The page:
Dramatic events such as the Ebola outbreak in 2014 tend to turn the public eye on issues of global health. But the really dramatic numbers lie in unspectacular topics beneath the radar such as maternal health, access to health care or effects of poverty.
At the beginning of 2015, ScienceOpen and the Global Health Next Generation Network (GHNGN) started a bilateral partnership to promote the Open Science movement and to advocate for young global health professionals and early career researchers working on a variety of topics vital to global health.
When it comes to global health research, a broad spectrum of diverse scientific topics including the modern aspects of demographics, economic perspectives, cultural challenges, medical and patients’ education, and ethical questions should be considered. Although better and more innovative diagnostic and therapeutic tools still need to be discovered, science is not the key obstacle to improving global health. Adequately accessible (and freely available) scientific knowledge for everyone is an essential barrier to change in many parts of the world. This is what Open Access movement aims for. In response to the Ebola crisis, the U.S. National Library of Medicine and participating publishers came together to provide access to articles from more than 650 biomedical serial titles and 4,000 reference works. Why? Because as a society we believed that open access to this information could save lives. But this is true for a vast array of topics relevant to global health. Therefore GHNGN and ScienceOpen have decided to create a collection of top Open Access research articles to provide a shared vision for global health.
In our Global Health Collection, we engage two exemplary aspects of global health: female genital mutilation and primary health care in Caribbean islands. The research on the above topics was recently conducted by young and talented students/professionals from Germany and The Netherlands. Together with their international colleagues the authors explore and extend our knowledge on these particular issues. To open up a forum for discussion, editors of the collection have each chosen 5-7 of the most relevant recent publications highlighting the presented aspects of global health published by various open access publishers.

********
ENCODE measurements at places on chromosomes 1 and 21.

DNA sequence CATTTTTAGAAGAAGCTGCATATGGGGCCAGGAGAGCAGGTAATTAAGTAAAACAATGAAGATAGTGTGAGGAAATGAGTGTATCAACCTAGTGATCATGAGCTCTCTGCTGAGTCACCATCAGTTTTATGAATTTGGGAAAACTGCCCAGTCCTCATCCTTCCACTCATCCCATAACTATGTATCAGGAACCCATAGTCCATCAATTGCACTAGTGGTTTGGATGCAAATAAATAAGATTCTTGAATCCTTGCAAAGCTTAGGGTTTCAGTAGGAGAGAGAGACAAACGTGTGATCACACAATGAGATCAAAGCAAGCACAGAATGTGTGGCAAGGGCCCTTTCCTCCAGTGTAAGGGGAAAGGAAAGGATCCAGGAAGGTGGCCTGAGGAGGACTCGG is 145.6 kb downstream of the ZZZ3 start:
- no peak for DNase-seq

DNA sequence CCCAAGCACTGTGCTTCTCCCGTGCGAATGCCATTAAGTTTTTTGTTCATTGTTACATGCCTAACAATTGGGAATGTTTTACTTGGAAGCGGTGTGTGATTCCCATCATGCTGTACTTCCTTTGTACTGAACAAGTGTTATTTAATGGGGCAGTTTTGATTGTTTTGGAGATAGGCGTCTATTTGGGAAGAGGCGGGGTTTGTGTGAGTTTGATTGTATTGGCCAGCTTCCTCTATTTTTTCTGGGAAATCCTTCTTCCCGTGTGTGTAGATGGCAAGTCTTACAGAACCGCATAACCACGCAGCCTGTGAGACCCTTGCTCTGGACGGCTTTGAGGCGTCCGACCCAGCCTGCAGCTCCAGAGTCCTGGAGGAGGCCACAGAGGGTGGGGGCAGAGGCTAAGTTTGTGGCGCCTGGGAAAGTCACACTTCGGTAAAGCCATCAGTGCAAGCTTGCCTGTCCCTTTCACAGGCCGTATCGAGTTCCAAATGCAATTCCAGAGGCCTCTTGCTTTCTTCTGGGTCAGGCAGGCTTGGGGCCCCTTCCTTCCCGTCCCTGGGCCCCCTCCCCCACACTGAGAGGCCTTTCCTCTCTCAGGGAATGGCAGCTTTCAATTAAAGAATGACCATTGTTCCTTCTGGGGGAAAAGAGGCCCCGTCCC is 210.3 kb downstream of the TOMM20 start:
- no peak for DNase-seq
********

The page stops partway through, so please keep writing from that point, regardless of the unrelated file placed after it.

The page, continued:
Who are the millennials of global health? The GHNGN is the most authentic, agile and passionate network for the next generation of the global health community. It connects around 700 students and young professionals (SYPs) worldwide. They belong to “Generation Open”, and it requires courage to demand new ways of communicating about science. Why is it so essential to be an open scientist and physician? The GHNGN initiative emphasizes that the information they access and use is more valuable if it is transparently available to the larger and broader community. Research data shared by a npetwork can return even more value over time than at the moment of its publication
"Open and transparent access to knowledge will enable greater innovation, more efficient use of therapeutic and diagnostic tools, and can support broadly distributed health communities".
As a next generation Open Access communication platform, ScienceOpen offers alongside its ublishing services a unique aggregation of over 1.5 million research articles– this is a solid foundation for openly shared knowledge! Every ScienceOpen user can search for recent published articles in their field and be sure that the information they seek is freely available to the entire global community. With ScienceOpen Collections, experts select the best research in the field from their perspective and start a conversation around it to both raise awareness and develop new ways of collaborating and communicating. “Open and transparent access to knowledge will enable greater innovation, more efficient use of therapeutic and diagnostic tools, and can support broadly distributed health communities”, said our authors.
Are you as enthusiastic about Global Health as we are? Then follow the ScienceOpen Collection to learn, comment and share your research knowledge!
Nana Bit-Avragim and Joceline Kranenburg